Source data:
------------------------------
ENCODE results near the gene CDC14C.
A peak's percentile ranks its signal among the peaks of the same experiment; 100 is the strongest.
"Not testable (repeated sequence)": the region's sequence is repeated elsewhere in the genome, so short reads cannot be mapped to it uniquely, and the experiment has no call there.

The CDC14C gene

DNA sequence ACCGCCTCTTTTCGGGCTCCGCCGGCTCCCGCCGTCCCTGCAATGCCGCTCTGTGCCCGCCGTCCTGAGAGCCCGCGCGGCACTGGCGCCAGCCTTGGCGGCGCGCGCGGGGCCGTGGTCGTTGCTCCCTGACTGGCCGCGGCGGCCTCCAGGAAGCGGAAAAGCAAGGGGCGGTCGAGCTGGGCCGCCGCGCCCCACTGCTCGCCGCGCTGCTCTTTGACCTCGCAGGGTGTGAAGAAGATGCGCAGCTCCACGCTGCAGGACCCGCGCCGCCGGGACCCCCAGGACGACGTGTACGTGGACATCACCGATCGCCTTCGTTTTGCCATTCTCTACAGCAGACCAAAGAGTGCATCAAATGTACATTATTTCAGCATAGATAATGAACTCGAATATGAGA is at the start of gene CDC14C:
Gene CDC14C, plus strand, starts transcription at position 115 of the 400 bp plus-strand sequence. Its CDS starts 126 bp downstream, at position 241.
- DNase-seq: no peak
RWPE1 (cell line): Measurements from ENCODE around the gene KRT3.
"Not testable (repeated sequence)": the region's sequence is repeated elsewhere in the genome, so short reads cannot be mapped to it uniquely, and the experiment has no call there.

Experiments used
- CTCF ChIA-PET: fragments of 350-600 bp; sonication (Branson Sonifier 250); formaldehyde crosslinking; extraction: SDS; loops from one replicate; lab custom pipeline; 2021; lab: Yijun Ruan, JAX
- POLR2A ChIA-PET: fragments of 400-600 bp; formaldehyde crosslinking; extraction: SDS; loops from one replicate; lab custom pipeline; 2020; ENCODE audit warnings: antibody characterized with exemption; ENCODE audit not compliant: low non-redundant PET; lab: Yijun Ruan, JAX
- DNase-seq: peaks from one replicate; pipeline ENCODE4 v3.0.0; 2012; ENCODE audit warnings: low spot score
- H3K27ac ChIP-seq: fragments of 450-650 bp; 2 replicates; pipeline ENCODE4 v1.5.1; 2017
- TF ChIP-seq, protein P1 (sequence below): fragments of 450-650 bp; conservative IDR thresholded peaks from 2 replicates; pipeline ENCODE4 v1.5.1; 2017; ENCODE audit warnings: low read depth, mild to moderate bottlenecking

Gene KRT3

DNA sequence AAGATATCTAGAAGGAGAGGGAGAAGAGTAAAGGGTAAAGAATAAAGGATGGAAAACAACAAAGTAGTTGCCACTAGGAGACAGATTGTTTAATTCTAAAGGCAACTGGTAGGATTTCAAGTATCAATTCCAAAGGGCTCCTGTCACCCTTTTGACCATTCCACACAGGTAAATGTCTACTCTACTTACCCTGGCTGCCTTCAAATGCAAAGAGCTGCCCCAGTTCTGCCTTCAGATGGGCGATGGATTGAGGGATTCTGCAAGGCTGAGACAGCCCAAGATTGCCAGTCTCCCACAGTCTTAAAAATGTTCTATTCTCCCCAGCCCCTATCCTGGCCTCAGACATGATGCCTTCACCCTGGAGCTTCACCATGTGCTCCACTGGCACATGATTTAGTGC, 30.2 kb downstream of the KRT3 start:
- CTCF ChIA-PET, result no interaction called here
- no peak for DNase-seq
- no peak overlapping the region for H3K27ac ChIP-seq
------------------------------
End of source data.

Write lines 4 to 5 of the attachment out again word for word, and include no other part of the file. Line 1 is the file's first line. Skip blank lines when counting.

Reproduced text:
The CDC14C gene

DNA sequence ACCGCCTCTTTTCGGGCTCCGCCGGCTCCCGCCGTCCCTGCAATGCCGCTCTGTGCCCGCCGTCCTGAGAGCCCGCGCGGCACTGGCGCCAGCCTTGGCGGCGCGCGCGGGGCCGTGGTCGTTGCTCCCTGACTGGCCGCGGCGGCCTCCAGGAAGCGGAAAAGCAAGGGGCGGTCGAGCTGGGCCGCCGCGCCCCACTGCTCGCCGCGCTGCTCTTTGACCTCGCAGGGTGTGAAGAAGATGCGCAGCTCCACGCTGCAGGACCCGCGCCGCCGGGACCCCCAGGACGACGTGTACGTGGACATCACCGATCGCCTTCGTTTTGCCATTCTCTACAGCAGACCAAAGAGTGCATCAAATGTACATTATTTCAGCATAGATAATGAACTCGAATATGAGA is at the start of gene CDC14C: